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 Jim Rotramel

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Revell / Monogram f-105 conversion


Early F-105s

Project Look-Alike painted most of the F-105’s exterior skin with aluminum lacquer to combat corrosion and brought all earlier aircraft up to Block 25 standard, correcting wiring deficiencies, adding an arresting hook, wiring for the Bullpup missile, and a boom refueling receptacle. 
Not added until later were features like the radar homing and warning (RHAW) antennas on the tail fin cap and beneath the radome (not to mention the even later addition of a strike camera to the latter). Also missing were the “Rabbit Ears” (afterburner cooling scoops) and their associated base structures (often overlooked is that the inlet at the base of the vertical tail went most of the way to the fuselage before the rabbit ears were installed). The blister type anti-collision light on the spine had yet to appear (a flush installation was used instead), as had the narrow faring between the back of the spine and the vertical tail covering rerouted hydraulic lines. Also, the vents on both sides of the nose had yet to be added. The external stiffeners on the top and bottom of the wings wouldn’t be added until after the war was over. Finally, only one blade antenna was affixed beneath the cockpit—more were added as the war went on.
The Inspiration
Doing a model of an early D was something I’d been thinking about for a while. When I saw a photo of some 563rd TFS jets carrying loads of 16 M117 750-lb bombs in combat, I finally knew I had to act. pic02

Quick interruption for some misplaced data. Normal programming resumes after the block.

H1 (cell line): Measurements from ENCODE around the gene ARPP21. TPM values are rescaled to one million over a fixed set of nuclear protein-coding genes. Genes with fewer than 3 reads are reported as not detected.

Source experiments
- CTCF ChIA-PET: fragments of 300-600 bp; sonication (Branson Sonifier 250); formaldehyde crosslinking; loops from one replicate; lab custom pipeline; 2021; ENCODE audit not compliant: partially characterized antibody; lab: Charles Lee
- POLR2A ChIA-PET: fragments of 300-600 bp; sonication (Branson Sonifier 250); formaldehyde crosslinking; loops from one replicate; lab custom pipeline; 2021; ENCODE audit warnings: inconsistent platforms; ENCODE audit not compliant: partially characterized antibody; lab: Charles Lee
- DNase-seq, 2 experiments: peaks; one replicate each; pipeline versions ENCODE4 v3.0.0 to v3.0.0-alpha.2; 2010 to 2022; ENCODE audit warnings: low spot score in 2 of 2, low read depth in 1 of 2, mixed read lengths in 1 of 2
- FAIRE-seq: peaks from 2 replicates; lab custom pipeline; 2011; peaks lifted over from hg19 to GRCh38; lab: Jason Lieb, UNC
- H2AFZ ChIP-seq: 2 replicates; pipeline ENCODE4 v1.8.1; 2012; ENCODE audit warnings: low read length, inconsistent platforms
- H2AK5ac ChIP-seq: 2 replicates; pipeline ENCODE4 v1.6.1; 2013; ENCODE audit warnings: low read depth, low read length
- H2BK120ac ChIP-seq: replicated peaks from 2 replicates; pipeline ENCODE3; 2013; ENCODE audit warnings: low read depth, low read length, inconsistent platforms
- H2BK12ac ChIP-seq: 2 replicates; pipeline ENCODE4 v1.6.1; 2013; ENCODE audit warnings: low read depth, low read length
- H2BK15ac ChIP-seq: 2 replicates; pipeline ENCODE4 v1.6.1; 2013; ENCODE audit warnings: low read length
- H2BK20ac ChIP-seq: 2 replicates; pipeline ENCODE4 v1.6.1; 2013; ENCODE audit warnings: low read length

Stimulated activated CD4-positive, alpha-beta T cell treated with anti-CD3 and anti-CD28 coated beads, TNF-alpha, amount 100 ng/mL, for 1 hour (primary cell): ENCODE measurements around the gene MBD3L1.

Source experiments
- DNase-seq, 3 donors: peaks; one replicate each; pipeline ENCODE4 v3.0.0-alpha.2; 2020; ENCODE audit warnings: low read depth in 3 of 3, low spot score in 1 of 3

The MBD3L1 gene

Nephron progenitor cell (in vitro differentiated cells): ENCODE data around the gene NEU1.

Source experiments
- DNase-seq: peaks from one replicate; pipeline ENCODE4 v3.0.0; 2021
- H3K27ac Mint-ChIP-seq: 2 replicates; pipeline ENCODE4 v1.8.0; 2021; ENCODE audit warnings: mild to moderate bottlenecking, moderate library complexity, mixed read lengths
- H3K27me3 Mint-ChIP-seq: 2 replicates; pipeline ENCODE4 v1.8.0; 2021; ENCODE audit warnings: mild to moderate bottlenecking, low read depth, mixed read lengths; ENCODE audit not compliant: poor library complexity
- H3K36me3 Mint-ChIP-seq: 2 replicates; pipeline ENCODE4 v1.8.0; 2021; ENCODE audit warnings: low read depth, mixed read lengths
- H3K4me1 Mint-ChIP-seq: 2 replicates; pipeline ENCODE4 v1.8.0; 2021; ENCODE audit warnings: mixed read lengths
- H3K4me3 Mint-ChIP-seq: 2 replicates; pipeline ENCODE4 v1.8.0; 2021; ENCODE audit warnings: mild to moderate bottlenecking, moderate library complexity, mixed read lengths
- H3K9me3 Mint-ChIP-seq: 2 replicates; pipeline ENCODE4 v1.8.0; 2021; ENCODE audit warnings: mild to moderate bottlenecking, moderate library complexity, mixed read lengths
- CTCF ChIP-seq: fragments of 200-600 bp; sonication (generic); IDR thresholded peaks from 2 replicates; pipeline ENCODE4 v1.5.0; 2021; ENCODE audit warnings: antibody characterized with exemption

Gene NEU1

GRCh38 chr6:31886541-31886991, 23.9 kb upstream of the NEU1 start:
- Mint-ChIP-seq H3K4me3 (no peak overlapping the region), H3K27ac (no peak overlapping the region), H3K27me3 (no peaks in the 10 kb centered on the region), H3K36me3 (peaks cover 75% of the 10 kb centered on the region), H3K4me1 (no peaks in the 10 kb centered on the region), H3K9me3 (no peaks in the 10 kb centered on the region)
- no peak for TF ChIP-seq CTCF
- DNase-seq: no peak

Cutting Edge did a decal sheet with their colorful markings, so I figured I was set. I didn’t feel like getting another set of metal struts and resin cockpit, so I decided to build it taking off with the gear being retracted. Since the Monogram kit depicted a post war jet, all of the above modifications had to be undone—which meant re-scribing the panel lines--Yuck! 
I began to question whether or not the bright red and white stripes were actually applied to the bottom of the wings, so I queried a couple of friends knowledgeable about the F-105. One of them put me in touch with Bill Sparks, who had flown aircraft 61-0169 with the 563rd during that deployment to SEA. Bill was able to confirm that the stripes were applied to both the top and bottom of the wings and stabilators. He said they were added by the crew chiefs at Takhli, who then begged forgiveness from their squadron commander, Lt. Col. Jack Brown, for not asking permission first!  pic03 I found a picture of 169 in The Republic F-105 Thunderchief, by James Geer, complete with Bill’s name on the nose gear door. (He seemed to remember that the crew chief’s name was “Tub” Wermuth.) When I researched several of the 563rd jets, I found that the one on the Cutting Edge sheet, 62-4398, had crashed due to fuel starvation on 3 Jul 65. On the other hand, 61-0169 was shot down on 28 Oct. 67 on a mission to the Doumer Bridge while being flown by the 357th TFS Commander, Lt. Col. Thomas Henry Kirk, who became a POW for the rest of the war. So, I decided to model that jet instead. When I asked, Bill told me that they had white helmets with the 563rd TFS decal on one side of a red visor while deployed—I took the liberty of adding his nickname, “Sparky” on the other side.
The History
A four-ship detachment was sent from Tahkli RTAFB, Thailand to South Vietnam for a week in May 1965 (first to DaNang AB and then Tan Son Nhut AB), to evaluate use of the F-105D for in-country close support and strike using various loadouts. The last two days they flew four-ship missions, three times a day, with the 16 M117 loadout. The last two missions were flown 125 miles out with a 20-minute loiter in the target area—when they returned to base (RTB), the mission commander, Al Logan reported that they only had about 1,000 pounds on initial (10 to 15 minutes of fuel left). Although the test was a judged a success, F-105s never bombed in the south again until the battle for Khe San because they were needed for bombing the bombing of North Vietnam.pic04